It is not uncommon for editors and publishers to experience a “kind of auction fever,” in which they change theirsales expectations for a book and increase what they are willing to pay for it during a competitive round-robin auction. Id.at 180:20-181:11 (Pietsch). “[T]he interest of other parties validates [a publisher’s] own sense of what a book is worth.” Id.The record contains numerous examples of books that sold for unexpectedly high advances and achieved other favorable terms for their authors due to the bidding frenzy incited by competitive auctions. For instance, in a hybrid auction of rounds followed by best bids, [title redacted] initially received bids of between $150,000 and $400,000 from four publishers. See PX 944-B (Porro bidding summary); Trial Tr. at 923:16-930:18 (Tart) (discussing book’s acquisition); PX 320 (emails). After six rounds of bidding, PRH’s Viking imprint more than doubled its initial bid and won the book for $775,000 “over stiff competition.” PX 39 (email from Tart); see also PX 944-B (Porro bidding summary); Trial Tr. at 923:16-930:18 (Tart). At the best-bids stage, Viking decided to “stretch” from its initial bid clearance of $700,000 because “there just is literally no telling what the opponents hold in their hands.” PX 326 at 1 (emails between Tart and Viking editor Wendy Wolf). Another example is [title redacted], which also benefitted from a rounds auction. See PX 948-B (Porro bidding summary). In the first round, there were three bids, ranging from $200,000 to $300,000. See id. Yet after five rounds, –  received $535,000 plus a $100,000 bonus. See id.; Trial Tr. at 433:24-435:17 (Karp) (discussing bidding process); PX 632 (emails discussing auction). The record contains at least 11 other examples that illustrate the sharp increase in prices engendered by competitive auctions, with advances increasing at least $100,000 by the end of the auction.7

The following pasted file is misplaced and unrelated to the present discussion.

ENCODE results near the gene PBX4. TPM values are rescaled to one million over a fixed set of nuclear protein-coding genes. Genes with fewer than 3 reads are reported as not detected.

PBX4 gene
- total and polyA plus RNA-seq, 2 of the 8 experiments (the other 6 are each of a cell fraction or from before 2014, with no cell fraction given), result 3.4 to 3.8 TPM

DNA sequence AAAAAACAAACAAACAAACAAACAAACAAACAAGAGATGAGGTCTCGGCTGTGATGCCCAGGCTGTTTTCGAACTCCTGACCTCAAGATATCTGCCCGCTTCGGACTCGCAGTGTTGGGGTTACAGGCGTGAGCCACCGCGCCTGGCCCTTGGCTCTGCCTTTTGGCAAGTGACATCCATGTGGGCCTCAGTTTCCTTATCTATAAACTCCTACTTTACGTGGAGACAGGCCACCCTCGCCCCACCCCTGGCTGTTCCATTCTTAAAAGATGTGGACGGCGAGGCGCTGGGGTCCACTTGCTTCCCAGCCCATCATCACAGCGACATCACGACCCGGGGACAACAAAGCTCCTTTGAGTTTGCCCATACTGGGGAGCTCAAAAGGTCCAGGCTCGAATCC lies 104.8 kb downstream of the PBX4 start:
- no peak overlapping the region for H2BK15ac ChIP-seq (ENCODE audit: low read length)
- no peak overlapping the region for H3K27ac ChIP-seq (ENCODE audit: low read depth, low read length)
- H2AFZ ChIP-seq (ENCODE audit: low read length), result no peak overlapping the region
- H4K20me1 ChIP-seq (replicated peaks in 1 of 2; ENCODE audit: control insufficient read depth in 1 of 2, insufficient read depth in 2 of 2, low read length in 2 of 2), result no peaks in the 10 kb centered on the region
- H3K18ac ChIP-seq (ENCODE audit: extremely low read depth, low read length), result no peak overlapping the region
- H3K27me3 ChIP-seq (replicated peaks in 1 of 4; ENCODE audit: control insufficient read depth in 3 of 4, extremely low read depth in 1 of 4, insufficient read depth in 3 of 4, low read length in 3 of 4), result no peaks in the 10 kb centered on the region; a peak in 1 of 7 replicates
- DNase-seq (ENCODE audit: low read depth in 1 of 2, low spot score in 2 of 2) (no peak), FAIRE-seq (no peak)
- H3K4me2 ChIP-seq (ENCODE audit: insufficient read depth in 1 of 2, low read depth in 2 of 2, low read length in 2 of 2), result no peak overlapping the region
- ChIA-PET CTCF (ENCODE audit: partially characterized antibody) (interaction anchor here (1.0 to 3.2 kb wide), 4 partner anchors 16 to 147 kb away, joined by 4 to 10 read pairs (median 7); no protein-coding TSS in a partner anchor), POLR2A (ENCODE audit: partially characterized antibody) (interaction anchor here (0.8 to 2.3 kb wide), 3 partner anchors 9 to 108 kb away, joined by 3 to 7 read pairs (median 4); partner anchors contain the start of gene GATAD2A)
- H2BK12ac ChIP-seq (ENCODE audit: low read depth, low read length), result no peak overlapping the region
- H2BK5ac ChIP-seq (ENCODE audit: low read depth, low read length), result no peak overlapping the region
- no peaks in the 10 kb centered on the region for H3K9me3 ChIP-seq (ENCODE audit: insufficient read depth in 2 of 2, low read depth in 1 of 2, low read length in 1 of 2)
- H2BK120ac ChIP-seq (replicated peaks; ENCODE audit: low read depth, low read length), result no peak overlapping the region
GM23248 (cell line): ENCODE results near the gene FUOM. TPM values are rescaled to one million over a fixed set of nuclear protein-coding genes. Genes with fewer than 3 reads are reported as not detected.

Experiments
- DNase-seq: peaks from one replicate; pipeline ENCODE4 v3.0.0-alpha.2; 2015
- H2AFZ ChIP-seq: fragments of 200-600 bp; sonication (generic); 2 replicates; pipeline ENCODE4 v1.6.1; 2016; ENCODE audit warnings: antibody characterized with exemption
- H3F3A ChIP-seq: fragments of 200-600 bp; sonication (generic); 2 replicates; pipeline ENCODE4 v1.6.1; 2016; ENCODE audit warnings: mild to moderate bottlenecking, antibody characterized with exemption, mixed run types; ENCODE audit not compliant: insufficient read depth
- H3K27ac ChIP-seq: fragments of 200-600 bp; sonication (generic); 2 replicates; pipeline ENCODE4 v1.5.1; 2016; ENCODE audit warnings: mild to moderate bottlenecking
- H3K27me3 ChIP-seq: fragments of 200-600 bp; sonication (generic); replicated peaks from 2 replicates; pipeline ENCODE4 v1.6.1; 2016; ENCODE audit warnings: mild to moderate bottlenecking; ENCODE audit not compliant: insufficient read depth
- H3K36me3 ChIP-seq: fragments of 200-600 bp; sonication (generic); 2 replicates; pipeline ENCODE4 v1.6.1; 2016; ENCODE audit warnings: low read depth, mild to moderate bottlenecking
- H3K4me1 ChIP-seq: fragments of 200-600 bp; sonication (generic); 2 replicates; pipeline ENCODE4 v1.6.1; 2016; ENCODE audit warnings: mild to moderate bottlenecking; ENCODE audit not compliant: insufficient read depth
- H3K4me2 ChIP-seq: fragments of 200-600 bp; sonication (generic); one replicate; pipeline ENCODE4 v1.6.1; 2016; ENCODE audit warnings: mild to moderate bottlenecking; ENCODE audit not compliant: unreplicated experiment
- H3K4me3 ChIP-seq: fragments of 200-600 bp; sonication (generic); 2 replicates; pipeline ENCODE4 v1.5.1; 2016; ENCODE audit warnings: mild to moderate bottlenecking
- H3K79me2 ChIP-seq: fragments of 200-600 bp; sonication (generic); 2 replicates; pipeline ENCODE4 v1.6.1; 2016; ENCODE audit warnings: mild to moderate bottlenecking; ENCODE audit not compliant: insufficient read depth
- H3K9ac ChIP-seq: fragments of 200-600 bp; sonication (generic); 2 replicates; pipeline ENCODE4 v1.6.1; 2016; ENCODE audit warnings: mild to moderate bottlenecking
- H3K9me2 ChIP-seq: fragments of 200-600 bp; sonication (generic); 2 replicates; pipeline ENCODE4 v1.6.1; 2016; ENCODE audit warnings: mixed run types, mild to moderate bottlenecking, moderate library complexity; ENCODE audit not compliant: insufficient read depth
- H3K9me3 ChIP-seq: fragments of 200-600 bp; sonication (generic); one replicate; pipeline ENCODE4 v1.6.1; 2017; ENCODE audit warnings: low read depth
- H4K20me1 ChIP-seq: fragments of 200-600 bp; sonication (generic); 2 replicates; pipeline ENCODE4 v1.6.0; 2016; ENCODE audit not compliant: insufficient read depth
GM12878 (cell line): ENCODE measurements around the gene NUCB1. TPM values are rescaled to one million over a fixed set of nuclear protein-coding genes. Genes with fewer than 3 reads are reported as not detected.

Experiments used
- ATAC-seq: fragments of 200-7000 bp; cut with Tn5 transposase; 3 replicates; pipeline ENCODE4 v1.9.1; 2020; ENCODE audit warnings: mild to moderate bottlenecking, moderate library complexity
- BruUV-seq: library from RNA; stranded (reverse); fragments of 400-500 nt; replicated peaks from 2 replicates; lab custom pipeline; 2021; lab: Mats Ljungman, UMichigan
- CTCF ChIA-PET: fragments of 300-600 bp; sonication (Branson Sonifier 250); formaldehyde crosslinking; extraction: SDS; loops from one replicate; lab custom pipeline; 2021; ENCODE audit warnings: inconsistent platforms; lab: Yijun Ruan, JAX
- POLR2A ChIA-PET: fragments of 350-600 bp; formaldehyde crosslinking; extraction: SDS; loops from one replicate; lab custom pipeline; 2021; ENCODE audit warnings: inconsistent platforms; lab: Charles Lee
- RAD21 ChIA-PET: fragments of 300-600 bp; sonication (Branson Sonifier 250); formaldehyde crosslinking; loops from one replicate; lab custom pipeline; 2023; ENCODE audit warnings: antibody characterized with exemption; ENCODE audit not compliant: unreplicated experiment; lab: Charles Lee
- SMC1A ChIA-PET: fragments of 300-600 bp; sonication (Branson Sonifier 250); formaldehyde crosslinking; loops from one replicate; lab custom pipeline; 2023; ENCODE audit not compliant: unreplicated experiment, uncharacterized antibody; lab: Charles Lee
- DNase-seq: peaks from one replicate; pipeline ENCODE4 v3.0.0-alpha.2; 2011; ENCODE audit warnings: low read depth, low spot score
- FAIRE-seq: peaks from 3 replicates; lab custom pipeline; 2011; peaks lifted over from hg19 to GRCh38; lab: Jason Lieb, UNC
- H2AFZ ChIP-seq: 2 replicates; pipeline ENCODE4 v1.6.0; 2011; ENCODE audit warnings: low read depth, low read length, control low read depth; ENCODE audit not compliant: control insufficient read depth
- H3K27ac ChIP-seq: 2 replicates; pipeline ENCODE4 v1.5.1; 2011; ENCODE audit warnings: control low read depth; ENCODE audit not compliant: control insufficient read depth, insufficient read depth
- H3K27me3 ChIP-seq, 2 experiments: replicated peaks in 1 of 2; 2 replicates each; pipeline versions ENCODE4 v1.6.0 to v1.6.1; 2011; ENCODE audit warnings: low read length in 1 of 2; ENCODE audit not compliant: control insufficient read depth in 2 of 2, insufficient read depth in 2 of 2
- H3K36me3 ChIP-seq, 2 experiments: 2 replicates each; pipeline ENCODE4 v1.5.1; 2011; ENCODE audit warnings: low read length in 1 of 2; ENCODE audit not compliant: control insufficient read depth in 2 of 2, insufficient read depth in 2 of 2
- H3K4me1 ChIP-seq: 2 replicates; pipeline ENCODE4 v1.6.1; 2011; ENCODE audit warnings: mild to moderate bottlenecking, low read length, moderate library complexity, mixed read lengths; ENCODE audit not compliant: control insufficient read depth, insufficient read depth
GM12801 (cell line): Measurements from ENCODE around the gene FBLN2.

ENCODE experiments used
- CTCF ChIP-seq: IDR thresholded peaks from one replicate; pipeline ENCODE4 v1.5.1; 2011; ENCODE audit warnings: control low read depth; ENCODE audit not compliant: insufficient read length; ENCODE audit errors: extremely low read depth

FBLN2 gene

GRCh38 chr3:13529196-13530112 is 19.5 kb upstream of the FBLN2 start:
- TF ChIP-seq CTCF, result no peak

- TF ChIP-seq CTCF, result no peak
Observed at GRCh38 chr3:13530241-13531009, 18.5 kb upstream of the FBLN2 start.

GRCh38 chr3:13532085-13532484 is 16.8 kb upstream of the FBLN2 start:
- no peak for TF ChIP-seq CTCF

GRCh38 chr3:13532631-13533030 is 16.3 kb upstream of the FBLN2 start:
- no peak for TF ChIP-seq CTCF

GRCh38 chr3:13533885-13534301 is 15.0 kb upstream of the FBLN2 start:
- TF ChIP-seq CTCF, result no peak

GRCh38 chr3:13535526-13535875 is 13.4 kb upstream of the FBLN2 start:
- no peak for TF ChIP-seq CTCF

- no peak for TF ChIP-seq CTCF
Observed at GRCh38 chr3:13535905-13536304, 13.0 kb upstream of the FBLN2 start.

And care to wonder just how difficult it is to publish a profitable book in this day and age?

All publishers and editors are highly motivated to secure the rights to publish new books; indeed, identifying and acquiring books that people want to read is the essence of the business. Yet only 35 out of 100 books tum a profit, and breakout titles drive revenues –  the top 4 percent of profitable titles generate 60 percent of profitability.

You read that right — just 4% of titles generate the vast amount of revenues input publishing. Which is why our mantra here at Ashland Creek Press is that we’re just one bestseller away from success.

We’ll get there one day, or so we tell ourselves. But I now know that it’s not easy to compete against the Big 5…

The best proof that would-be new competitors face formidable barriers to entry is the stability of market shares in the industry: No publisher has entered the market and become a strong competitor against the Big Five in the past thirty years.

And, spoiler alert, here is the gripping conclusion:

Accordingly, the Court finds that the proposed merger of PRH and S&S violates Section 7 of the Clayton Act because it is likely to substantially lessen competition in the market for the publishing rights toanticipated top-selling books. The Court therefore will enjoin the merger.

You can download the report here.

At 80 pages, it would make a nice short book, but not a book we’ll see published anytime soon by Simon & Schuster or Penguin Random House.